Oh hi. Yeah, been like a week since I blogged. Real life and all that. Anyway, doing a good bit of reading lately, so figured I'd log in for a reading report. Over the weekend I read a book that's almost 195 years old. (Not my copy, mind you. It's a facsimile edition.) It's called Barozzi: The Venetian Sorceress, and it's one of the later Gothic novels, published in 1815. As the introduction notes it's pretty much a mishmash of earlier Gothics, primarily Ann Radcliffe's The Mysteries of Udolpho and George Brewer's The Witch of Ravensworth, leaning particularly hard on the latter. Still it's worth reading for its lively narrative style. The virginal, endangered heroine begins to wear on you after a while because she's so sweet and kind and wonderful and everyone just loves her, and she's constantly bursting into tears and lamenting her fate, but hey that was one of the tropes in that kind of book.
Then I re-read a couple of C.L. Moore's stories about Jirel of Joiry. I noticed the other day that I have neglected to give Jirel an entire post of her own here at Singular points and since she is an important character in the history of sword & sorcery, I need to rectify that soon.
Currently I'm switching back and forth between two books. The first is Stephen King's latest, Under the Dome, which begins as a sort of bloody Twilight Zone episode as an unexplained force field suddenly appears around a small town in Maine. No one can get in or out. King, being King, spends a lot of loving details on the gory after effects of the various cars, trucks,and planes which strike the invisible barrier. The he settles down to the sort of character development we've come to expect from King. I'm about 200 pages in and things are still really getting started, but this monster of a book is almost 1100 pages in hardback so he's got plenty of room to go. So far, I'm enjoying the book quite a bit.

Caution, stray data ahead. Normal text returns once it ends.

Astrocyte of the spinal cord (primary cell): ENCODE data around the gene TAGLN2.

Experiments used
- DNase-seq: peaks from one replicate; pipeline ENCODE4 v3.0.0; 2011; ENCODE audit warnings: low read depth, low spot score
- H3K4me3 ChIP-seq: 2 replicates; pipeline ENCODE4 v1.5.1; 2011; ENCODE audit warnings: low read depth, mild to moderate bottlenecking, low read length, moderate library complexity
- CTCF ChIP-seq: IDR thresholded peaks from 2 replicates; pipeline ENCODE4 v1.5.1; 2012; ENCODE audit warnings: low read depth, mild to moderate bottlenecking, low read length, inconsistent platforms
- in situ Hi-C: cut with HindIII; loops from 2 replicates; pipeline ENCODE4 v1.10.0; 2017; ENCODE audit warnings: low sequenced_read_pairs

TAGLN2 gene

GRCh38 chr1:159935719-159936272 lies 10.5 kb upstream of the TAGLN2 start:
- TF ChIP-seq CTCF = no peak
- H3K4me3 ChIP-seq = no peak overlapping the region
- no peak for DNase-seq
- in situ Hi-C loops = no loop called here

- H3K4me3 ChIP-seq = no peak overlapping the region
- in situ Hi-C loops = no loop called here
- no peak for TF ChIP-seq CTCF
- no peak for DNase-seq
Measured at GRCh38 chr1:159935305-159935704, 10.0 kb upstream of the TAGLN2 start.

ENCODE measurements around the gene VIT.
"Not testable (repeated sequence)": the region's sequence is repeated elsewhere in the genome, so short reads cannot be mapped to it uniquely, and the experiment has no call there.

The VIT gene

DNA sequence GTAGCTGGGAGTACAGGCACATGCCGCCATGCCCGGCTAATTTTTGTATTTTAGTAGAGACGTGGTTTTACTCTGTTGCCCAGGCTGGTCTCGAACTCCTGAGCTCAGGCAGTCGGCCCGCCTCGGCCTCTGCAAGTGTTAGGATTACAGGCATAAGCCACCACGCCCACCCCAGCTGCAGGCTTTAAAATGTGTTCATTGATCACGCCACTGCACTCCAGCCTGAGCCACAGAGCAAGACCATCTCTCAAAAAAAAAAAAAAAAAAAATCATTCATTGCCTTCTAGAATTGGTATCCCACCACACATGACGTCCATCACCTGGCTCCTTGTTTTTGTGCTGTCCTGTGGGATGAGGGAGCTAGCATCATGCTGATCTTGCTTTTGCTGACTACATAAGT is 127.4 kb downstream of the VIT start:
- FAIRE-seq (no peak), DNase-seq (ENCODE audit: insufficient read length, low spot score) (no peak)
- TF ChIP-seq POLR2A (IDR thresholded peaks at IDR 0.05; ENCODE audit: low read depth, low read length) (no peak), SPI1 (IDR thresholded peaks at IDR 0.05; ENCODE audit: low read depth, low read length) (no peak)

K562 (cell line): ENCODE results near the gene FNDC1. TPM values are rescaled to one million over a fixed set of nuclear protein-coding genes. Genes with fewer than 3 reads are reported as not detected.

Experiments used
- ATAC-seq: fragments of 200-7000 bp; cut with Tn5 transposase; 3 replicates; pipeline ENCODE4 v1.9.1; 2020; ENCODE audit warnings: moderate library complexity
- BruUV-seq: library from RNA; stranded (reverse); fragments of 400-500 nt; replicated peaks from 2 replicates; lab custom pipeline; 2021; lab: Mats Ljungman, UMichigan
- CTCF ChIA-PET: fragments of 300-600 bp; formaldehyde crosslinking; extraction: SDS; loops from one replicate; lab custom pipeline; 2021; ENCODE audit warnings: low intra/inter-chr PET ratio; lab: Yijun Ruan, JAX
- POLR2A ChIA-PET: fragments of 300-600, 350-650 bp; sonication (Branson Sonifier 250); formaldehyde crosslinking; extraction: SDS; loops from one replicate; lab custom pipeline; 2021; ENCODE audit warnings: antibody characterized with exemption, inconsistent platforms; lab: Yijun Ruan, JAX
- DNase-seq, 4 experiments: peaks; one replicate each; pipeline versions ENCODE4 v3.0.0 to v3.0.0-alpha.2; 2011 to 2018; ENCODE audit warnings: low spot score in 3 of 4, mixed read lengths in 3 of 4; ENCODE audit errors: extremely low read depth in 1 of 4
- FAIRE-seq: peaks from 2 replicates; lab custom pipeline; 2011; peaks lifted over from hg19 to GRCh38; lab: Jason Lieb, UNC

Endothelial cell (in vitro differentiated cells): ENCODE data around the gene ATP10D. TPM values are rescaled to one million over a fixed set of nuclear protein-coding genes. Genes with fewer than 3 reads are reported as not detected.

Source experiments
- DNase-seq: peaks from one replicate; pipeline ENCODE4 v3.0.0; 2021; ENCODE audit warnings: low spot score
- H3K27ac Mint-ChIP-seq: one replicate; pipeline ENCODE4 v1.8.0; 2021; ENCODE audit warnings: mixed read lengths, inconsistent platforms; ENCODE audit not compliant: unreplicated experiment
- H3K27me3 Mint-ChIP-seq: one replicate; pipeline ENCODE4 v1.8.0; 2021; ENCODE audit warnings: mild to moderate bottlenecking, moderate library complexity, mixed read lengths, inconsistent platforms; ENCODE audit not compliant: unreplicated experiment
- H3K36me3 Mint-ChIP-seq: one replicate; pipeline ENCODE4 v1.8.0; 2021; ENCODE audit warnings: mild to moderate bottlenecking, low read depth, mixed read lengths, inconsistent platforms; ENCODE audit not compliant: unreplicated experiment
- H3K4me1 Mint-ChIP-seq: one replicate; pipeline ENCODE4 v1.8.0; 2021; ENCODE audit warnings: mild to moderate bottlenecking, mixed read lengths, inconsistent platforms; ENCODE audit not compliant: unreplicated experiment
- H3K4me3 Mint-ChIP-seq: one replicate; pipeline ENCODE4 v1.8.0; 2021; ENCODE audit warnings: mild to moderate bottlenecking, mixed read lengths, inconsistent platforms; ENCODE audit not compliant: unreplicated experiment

This being the Christmas season though, I wanted to get in a little holiday reading, so I also started Anne Perry's much shorter book, (208 pages) a mystery called A Christmas Beginning. It's become something of a tradition for Perry to write a short novel for every Christmas season. This one actually came out in 2007, but somehow I never got around to reading it. Perry is best known for her two Victorian era mystery series, The Thomas Pitt books which take place in the late Victorian era, and the Monk books, which are set about thirty years earlier in Dickens' time period. A Christmas Beginning features a secondary character from the Monk books, a police inspector named Runcorn in a leading role this time.
Runcorn, a fifty-ish bachelor is taking a holiday on a small island in Wales for Christmas. Having no family he figured he might as well treat himself to a nice trip for the season. His holiday ends abruptly after the town Vicar's spirited young sister is murdered, stabbed to death in the church yard. Runcorn doesn't think the local constables are getting anywhere and he soon steps in to handle the investigation in his own rough hewn fashion. Perry's descriptions of the island are vivid and her period details, as always, impeccable. Back when I was reading whodunits hand over fist, Perry was a favorite. I'm enjoying being back in her company for the holidays.
Anyway, that's the reading report for now. We'll see what else pops up as the Holiday season continues.